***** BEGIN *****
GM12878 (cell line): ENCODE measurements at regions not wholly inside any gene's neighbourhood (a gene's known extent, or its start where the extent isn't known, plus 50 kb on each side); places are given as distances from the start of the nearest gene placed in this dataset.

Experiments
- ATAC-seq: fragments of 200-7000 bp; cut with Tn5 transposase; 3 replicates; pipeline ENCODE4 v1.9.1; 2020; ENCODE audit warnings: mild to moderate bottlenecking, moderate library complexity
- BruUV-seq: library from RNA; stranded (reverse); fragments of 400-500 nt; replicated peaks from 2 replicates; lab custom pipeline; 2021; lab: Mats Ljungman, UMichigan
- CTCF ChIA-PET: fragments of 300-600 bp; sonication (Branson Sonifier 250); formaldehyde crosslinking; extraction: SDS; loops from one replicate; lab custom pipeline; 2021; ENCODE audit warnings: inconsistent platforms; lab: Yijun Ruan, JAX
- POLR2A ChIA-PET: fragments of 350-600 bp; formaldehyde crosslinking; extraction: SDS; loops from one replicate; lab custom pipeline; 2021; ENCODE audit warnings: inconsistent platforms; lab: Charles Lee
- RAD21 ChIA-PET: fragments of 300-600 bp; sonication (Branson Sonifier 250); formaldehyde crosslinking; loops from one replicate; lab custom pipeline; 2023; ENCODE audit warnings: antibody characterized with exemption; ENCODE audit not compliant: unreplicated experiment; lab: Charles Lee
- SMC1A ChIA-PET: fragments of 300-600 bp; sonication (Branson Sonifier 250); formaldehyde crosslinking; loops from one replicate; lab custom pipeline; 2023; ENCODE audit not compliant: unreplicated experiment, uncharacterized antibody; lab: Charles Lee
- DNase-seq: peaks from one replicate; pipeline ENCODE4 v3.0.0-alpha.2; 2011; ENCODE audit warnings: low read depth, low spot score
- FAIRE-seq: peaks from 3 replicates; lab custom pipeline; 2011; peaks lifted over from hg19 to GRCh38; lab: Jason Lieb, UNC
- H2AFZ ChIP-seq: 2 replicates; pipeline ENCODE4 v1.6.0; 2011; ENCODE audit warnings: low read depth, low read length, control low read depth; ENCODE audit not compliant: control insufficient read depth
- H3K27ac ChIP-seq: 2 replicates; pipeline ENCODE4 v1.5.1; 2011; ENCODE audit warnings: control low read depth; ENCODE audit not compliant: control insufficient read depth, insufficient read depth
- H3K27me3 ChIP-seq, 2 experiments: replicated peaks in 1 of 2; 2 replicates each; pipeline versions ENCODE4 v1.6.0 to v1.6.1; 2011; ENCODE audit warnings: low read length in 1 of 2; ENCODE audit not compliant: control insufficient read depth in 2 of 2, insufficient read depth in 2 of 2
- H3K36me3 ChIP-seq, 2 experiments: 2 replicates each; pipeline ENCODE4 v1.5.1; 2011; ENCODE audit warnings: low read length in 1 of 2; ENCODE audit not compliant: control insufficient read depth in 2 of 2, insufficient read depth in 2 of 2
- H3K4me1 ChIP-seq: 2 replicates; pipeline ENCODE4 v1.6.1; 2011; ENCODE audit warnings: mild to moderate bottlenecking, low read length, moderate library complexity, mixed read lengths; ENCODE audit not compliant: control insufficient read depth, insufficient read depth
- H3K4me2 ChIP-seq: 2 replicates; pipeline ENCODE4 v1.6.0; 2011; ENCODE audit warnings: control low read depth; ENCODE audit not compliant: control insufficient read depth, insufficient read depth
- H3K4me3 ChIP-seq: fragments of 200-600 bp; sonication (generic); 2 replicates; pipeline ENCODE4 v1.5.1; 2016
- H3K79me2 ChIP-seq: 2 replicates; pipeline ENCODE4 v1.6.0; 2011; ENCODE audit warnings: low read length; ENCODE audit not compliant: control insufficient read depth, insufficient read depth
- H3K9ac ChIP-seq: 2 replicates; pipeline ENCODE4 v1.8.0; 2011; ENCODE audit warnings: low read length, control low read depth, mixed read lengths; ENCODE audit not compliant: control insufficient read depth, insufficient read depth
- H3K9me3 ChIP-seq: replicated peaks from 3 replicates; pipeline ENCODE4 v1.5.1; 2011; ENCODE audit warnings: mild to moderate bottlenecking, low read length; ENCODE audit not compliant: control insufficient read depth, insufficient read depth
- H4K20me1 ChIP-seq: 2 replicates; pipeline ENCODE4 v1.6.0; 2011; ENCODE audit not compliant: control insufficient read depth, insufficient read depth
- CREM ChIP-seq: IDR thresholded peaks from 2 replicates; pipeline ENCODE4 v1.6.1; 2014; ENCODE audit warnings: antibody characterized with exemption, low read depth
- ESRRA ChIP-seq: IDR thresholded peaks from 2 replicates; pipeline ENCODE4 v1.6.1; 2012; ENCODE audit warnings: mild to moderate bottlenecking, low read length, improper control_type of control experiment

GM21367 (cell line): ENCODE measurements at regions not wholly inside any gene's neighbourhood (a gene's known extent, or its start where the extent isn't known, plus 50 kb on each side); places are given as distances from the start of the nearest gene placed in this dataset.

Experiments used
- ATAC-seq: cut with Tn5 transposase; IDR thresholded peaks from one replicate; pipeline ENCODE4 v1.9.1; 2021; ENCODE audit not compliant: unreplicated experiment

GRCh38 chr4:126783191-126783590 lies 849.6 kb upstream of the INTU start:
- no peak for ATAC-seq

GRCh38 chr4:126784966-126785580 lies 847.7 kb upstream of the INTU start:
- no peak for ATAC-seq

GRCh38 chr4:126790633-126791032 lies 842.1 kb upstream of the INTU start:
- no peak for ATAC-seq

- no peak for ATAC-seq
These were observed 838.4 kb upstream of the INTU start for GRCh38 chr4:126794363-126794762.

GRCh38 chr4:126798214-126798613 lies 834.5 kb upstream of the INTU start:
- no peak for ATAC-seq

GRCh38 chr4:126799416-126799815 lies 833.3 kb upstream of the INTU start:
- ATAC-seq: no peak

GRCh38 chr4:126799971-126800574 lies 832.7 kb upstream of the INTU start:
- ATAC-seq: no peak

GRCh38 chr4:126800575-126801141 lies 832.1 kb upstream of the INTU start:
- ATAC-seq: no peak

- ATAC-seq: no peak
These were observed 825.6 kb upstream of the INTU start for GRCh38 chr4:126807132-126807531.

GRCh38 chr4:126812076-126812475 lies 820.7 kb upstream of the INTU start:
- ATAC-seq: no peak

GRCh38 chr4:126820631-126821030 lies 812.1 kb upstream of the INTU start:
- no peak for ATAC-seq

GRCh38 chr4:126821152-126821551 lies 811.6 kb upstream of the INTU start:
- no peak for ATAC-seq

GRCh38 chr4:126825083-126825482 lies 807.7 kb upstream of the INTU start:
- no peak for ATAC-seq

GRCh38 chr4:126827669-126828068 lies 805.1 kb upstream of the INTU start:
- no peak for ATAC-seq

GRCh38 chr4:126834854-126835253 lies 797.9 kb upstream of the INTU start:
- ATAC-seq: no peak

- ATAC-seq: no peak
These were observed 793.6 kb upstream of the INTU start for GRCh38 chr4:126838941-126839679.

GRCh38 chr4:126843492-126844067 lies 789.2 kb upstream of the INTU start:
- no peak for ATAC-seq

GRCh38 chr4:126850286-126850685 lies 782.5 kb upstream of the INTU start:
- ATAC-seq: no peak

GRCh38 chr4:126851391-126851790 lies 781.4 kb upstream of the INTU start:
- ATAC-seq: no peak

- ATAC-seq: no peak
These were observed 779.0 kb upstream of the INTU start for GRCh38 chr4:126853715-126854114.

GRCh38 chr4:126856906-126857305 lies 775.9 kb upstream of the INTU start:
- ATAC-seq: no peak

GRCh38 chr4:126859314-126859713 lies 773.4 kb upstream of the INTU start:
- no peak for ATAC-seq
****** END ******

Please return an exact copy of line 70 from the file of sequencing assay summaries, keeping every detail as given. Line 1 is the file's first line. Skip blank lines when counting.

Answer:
- no peak for ATAC-seq